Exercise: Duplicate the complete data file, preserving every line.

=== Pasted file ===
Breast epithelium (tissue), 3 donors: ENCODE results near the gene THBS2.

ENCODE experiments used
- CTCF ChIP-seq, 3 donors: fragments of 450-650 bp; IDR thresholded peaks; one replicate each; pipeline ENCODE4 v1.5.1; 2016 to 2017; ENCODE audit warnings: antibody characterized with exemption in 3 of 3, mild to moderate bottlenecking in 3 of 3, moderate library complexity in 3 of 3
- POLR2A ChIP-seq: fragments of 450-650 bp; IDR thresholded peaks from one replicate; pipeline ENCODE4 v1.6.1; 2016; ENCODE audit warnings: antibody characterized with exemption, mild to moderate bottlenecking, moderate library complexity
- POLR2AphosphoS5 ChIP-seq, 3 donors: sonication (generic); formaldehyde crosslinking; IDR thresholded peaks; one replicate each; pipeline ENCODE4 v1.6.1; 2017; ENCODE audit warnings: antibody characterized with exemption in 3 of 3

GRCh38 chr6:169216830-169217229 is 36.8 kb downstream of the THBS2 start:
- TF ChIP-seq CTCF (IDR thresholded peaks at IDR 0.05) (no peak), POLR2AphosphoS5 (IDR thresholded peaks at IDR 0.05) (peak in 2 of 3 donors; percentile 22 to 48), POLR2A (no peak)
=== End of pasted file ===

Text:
Breast epithelium (tissue), 3 donors: ENCODE results near the gene THBS2.

ENCODE experiments used
- CTCF ChIP-seq, 3 donors: fragments of 450-650 bp; IDR thresholded peaks; one replicate each; pipeline ENCODE4 v1.5.1; 2016 to 2017; ENCODE audit warnings: antibody characterized with exemption in 3 of 3, mild to moderate bottlenecking in 3 of 3, moderate library complexity in 3 of 3
- POLR2A ChIP-seq: fragments of 450-650 bp; IDR thresholded peaks from one replicate; pipeline ENCODE4 v1.6.1; 2016; ENCODE audit warnings: antibody characterized with exemption, mild to moderate bottlenecking, moderate library complexity
- POLR2AphosphoS5 ChIP-seq, 3 donors: sonication (generic); formaldehyde crosslinking; IDR thresholded peaks; one replicate each; pipeline ENCODE4 v1.6.1; 2017; ENCODE audit warnings: antibody characterized with exemption in 3 of 3

GRCh38 chr6:169216830-169217229 is 36.8 kb downstream of the THBS2 start:
- TF ChIP-seq CTCF (IDR thresholded peaks at IDR 0.05) (no peak), POLR2AphosphoS5 (IDR thresholded peaks at IDR 0.05) (peak in 2 of 3 donors; percentile 22 to 48), POLR2A (no peak)